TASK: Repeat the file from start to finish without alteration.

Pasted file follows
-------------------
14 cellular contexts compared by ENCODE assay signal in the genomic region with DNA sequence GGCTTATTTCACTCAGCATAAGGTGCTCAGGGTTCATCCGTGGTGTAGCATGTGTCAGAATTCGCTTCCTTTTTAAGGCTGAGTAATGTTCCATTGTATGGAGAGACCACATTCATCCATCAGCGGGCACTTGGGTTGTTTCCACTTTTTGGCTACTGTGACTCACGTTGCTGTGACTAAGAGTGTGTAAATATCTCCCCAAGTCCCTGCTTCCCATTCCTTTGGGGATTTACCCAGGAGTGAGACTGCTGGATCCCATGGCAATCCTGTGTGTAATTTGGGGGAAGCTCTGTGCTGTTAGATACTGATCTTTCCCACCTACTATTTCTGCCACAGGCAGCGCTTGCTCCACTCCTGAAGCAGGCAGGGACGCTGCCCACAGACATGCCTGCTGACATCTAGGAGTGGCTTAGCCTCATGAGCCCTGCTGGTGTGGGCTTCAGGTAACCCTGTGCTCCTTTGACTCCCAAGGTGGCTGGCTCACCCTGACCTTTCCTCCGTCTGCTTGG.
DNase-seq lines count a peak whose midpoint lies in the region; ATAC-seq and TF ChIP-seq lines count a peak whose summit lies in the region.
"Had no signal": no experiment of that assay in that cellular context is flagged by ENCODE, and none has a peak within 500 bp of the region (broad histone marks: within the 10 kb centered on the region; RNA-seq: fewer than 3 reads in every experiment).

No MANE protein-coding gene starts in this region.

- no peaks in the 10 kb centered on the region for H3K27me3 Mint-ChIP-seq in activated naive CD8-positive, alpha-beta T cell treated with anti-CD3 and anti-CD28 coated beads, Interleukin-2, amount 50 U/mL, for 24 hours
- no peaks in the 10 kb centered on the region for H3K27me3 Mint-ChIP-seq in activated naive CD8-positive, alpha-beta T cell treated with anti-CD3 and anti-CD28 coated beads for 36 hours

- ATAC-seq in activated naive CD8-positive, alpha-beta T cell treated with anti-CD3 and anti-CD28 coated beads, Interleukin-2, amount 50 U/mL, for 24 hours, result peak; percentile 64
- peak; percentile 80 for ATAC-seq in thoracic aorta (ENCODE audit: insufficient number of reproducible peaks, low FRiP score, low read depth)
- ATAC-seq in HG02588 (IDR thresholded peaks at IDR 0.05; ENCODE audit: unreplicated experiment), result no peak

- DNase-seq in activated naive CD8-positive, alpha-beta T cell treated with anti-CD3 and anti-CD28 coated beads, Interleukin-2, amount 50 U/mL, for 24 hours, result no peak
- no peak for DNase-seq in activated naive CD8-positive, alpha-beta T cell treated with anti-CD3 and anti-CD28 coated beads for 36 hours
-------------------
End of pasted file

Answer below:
14 cellular contexts compared by ENCODE assay signal in the genomic region with DNA sequence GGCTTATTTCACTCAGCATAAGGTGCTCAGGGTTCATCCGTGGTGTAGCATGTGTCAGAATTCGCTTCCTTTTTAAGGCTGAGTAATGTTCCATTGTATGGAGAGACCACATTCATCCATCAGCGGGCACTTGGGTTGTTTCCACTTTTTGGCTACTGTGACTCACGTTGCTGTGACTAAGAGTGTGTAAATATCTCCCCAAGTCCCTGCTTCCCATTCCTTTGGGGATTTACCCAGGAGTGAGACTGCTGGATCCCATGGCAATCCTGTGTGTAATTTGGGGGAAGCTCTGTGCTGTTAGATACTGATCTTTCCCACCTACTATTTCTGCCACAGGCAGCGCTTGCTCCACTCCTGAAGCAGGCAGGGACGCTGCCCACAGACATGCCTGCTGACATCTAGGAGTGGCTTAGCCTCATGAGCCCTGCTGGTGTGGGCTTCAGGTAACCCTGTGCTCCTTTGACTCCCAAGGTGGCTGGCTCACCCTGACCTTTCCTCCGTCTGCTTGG.
DNase-seq lines count a peak whose midpoint lies in the region; ATAC-seq and TF ChIP-seq lines count a peak whose summit lies in the region.
"Had no signal": no experiment of that assay in that cellular context is flagged by ENCODE, and none has a peak within 500 bp of the region (broad histone marks: within the 10 kb centered on the region; RNA-seq: fewer than 3 reads in every experiment).

No MANE protein-coding gene starts in this region.

- no peaks in the 10 kb centered on the region for H3K27me3 Mint-ChIP-seq in activated naive CD8-positive, alpha-beta T cell treated with anti-CD3 and anti-CD28 coated beads, Interleukin-2, amount 50 U/mL, for 24 hours
- no peaks in the 10 kb centered on the region for H3K27me3 Mint-ChIP-seq in activated naive CD8-positive, alpha-beta T cell treated with anti-CD3 and anti-CD28 coated beads for 36 hours

- ATAC-seq in activated naive CD8-positive, alpha-beta T cell treated with anti-CD3 and anti-CD28 coated beads, Interleukin-2, amount 50 U/mL, for 24 hours, result peak; percentile 64
- peak; percentile 80 for ATAC-seq in thoracic aorta (ENCODE audit: insufficient number of reproducible peaks, low FRiP score, low read depth)
- ATAC-seq in HG02588 (IDR thresholded peaks at IDR 0.05; ENCODE audit: unreplicated experiment), result no peak

- DNase-seq in activated naive CD8-positive, alpha-beta T cell treated with anti-CD3 and anti-CD28 coated beads, Interleukin-2, amount 50 U/mL, for 24 hours, result no peak
- no peak for DNase-seq in activated naive CD8-positive, alpha-beta T cell treated with anti-CD3 and anti-CD28 coated beads for 36 hours